August 7, 2013, from New York Times
Tons of contaminated groundwater from the stricken Fukushima nuclear plant have overwhelmed an underground barrier and are emptying daily into the Pacific, creating what a top regulator has called a crisis. The water contains strontium and cesium, as well as tritium, which is considered less dangerous when released into the ocean. Despite increasing alarm among regulators in recent weeks, the plant's operator says it does not yet pose a health threat because levels of the contaminants are still very low in the open ocean, beyond the plant's man-made harbor -- a contention even critics support. But regulators and critics alike are worried because the company, the Tokyo Electric Power Company, or Tepco, has been unable to stop the flow of the contaminated water, which appears to have started between December and May. The company has also not yet conclusively identified the source of the contamination, compounding fears.
August 7, 2012, from Mother Jones
The so-called "Big Six" agrichemical companies--Monsanto, Syngenta, Dow Agrosciences, BASF, Bayer, and Pioneer (DuPont)--are sitting pretty. Together, they control nearly 70 percent of the global pesticide market, and essentially the entire market for genetically modified seeds. Prices of the crops they focus on--corn, soy, cotton, etc.--are soaring, pushed up by severe drought in key growing regions....
But two things could mess up the Big 6 here in the US: 1) any delay in the regulatory process for a new generation of seeds engineered for resistance to multiple herbicides; and 2) any major move to require labeling of foods containing GMOs, a requirement already in play in many other countries--including the European Union, China, Japan, and South Korea--and one for which the US public has expressed overwhelming support. Unsurprisingly, the Big 6 are investing millions of their vast profits into forestalling both of those menaces....
August 7, 2012, from San Jose Mercury News
Officials have fully contained a huge fire at the Chevron refinery in Richmond that sent thick black smoke wafting across the Bay Area, raising health concerns and prompting shelter-in-place warnings for thousands of residents.... The plume from the fire was an estimated 3,000 to 4,000 feet above ground level, officials said at a news conference late Monday.
"The plume is still high above and not touching down into the community," said Trisha Asunción, a hazardous materials specialist with the county.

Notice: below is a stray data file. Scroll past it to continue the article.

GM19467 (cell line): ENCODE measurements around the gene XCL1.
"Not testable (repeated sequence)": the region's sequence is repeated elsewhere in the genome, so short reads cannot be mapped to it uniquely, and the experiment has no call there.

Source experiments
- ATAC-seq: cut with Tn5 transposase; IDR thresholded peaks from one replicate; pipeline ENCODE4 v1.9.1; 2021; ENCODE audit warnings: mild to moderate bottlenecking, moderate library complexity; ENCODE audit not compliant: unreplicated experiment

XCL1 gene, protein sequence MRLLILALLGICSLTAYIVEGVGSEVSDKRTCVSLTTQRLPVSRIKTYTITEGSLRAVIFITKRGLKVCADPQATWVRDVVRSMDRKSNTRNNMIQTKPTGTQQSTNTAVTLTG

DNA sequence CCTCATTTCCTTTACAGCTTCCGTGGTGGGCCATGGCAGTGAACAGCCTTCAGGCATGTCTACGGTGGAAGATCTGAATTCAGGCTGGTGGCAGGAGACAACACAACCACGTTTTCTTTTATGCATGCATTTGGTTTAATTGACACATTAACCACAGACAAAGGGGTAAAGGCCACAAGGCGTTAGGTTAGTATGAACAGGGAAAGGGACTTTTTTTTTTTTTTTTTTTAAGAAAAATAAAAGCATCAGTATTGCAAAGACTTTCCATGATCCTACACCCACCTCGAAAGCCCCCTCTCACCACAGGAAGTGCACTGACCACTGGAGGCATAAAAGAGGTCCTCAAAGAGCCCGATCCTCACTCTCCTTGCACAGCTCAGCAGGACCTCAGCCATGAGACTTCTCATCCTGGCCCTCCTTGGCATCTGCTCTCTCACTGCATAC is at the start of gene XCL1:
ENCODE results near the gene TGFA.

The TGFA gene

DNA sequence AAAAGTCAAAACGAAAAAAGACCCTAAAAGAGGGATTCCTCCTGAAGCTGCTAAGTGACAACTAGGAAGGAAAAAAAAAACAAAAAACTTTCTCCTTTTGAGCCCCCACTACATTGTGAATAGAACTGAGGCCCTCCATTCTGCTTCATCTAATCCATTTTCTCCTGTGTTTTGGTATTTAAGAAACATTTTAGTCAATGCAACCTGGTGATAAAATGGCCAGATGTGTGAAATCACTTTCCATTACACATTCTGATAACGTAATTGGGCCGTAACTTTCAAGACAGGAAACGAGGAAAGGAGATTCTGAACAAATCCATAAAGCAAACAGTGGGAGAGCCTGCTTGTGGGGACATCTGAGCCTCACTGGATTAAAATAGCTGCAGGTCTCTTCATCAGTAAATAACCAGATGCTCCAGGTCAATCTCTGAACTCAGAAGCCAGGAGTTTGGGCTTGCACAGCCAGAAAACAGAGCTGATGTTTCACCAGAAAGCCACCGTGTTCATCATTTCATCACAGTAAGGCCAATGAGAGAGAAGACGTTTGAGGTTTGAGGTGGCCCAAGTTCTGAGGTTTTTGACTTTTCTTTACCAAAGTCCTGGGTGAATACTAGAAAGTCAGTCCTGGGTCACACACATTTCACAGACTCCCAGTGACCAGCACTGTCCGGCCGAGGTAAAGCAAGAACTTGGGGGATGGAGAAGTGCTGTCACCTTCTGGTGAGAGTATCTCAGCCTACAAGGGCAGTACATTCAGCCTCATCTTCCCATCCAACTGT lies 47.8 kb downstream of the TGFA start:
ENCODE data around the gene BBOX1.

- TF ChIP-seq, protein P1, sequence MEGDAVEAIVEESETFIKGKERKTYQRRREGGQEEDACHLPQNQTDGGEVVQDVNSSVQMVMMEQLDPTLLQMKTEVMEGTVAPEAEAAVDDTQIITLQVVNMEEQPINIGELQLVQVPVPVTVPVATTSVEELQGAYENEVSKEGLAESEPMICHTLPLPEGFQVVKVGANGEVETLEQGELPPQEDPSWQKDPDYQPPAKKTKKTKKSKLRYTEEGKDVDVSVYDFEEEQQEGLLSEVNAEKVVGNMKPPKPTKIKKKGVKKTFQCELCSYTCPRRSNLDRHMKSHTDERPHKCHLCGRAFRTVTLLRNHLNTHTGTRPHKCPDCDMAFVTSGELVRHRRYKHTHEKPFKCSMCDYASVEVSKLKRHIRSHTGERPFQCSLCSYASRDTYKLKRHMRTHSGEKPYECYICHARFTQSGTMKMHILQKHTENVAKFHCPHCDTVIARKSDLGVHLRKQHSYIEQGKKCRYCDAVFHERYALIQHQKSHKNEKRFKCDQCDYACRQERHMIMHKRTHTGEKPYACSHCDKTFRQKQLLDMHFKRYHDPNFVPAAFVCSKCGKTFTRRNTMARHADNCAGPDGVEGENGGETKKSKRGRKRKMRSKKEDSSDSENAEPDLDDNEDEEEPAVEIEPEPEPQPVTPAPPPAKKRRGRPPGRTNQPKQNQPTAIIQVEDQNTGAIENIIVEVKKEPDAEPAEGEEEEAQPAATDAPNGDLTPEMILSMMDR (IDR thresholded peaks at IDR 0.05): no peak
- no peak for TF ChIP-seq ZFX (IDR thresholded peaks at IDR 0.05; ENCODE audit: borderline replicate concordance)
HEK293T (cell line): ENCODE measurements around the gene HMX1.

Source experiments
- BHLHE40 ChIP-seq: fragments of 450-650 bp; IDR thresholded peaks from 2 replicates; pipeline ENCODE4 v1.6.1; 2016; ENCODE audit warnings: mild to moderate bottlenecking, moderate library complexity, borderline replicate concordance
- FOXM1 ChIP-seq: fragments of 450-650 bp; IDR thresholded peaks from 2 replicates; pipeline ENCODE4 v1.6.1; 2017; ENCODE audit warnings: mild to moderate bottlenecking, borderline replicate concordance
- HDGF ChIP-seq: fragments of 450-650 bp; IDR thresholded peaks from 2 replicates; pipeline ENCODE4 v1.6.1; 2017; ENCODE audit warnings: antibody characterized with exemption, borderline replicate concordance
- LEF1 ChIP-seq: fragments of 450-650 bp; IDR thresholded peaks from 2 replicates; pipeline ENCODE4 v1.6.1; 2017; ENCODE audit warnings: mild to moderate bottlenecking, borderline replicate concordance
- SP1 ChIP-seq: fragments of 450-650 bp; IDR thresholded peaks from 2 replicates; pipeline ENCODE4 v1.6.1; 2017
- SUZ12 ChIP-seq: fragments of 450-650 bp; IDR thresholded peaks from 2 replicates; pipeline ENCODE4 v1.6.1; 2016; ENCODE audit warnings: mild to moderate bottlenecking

August 7, 2012, from Live Science
What if someone wanted to deploy a massive project to try to reverse climate change today? Perhaps some researchers wanted to spray sulfur particles into the stratosphere to reflect away some of the sun's energy, cooling the Earth in an attempt to compensate for global warming. Or perhaps a group wanted to unload some fertilizer into the ocean, so more algae will grow and absorb carbon dioxide from the atmosphere. Their actions may have global consequences, but would such projects have to answer to a global governing body?
August 7, 2012, from Bloomberg News
Oil companies off Greenland's shores may be basing risk assessments on outdated information as icebergs splinter the island's coastline at an ever faster pace, scientists and environmentalists said.
August 7, 2009, from BBC (UK)
The use of geo-engineering to slow global warming may increase the risk of drought, according to a paper in Science journal.
Methods put forward include reflecting solar radiation back into space using giant mirrors or aerosol particles.
But the authors warn that such attempts to control the climate could also cause major changes in precipitation.
They want the effect on rainfall to be assessed before any action is taken.... They cite the powerful effects on rainfall of volcanic eruptions which also prevent solar radiation reaching the Earth's surface, albeit by throwing up dust rather than reflecting the radiation back into space.
For example in 1991, the eruption of Mount Pinatubo not only reduced global temperatures but also led to increases in drought.... The article warns that geo-engineering of this type, combined with the effects of global warming could produce reductions in regional rainfall that could rival those of past major droughts, leading to winners and losers among the human population and possible conflicts over water.
August 7, 2009, from Guardian (UK)
Climate change is melting America's glaciers at the fastest rate in recorded history, exposing the country to higher risks of drought and rising sea levels, a US government study of glaciers said today.